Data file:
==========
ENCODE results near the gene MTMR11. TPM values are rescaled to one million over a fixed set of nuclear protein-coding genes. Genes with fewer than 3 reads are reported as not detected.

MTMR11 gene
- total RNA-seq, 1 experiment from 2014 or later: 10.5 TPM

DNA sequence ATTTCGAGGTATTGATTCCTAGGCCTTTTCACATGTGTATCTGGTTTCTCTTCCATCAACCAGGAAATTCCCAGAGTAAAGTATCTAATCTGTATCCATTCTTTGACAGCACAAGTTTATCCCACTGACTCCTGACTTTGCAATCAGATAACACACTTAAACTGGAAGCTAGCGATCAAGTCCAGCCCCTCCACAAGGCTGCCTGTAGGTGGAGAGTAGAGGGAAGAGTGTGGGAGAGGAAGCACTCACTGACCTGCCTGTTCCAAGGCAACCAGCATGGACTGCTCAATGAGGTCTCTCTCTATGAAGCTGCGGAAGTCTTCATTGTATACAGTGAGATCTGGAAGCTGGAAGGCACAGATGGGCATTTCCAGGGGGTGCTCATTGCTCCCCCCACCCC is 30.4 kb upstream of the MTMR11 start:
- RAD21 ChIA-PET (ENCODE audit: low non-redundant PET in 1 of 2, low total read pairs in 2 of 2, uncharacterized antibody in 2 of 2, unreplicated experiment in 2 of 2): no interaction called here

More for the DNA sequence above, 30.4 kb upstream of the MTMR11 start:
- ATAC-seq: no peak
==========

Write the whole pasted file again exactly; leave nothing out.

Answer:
ENCODE results near the gene MTMR11. TPM values are rescaled to one million over a fixed set of nuclear protein-coding genes. Genes with fewer than 3 reads are reported as not detected.

MTMR11 gene
- total RNA-seq, 1 experiment from 2014 or later: 10.5 TPM

DNA sequence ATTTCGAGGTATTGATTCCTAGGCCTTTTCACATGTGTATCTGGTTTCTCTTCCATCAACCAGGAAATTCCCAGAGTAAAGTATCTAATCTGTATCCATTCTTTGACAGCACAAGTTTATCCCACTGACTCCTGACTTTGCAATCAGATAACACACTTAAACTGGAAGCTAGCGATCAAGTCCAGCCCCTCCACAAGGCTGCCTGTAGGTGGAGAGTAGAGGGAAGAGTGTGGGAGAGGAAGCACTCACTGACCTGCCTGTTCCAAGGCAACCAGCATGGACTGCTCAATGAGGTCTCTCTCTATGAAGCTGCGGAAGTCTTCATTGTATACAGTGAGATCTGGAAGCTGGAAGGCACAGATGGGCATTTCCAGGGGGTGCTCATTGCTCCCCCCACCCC is 30.4 kb upstream of the MTMR11 start:
- RAD21 ChIA-PET (ENCODE audit: low non-redundant PET in 1 of 2, low total read pairs in 2 of 2, uncharacterized antibody in 2 of 2, unreplicated experiment in 2 of 2): no interaction called here

More for the DNA sequence above, 30.4 kb upstream of the MTMR11 start:
- ATAC-seq: no peak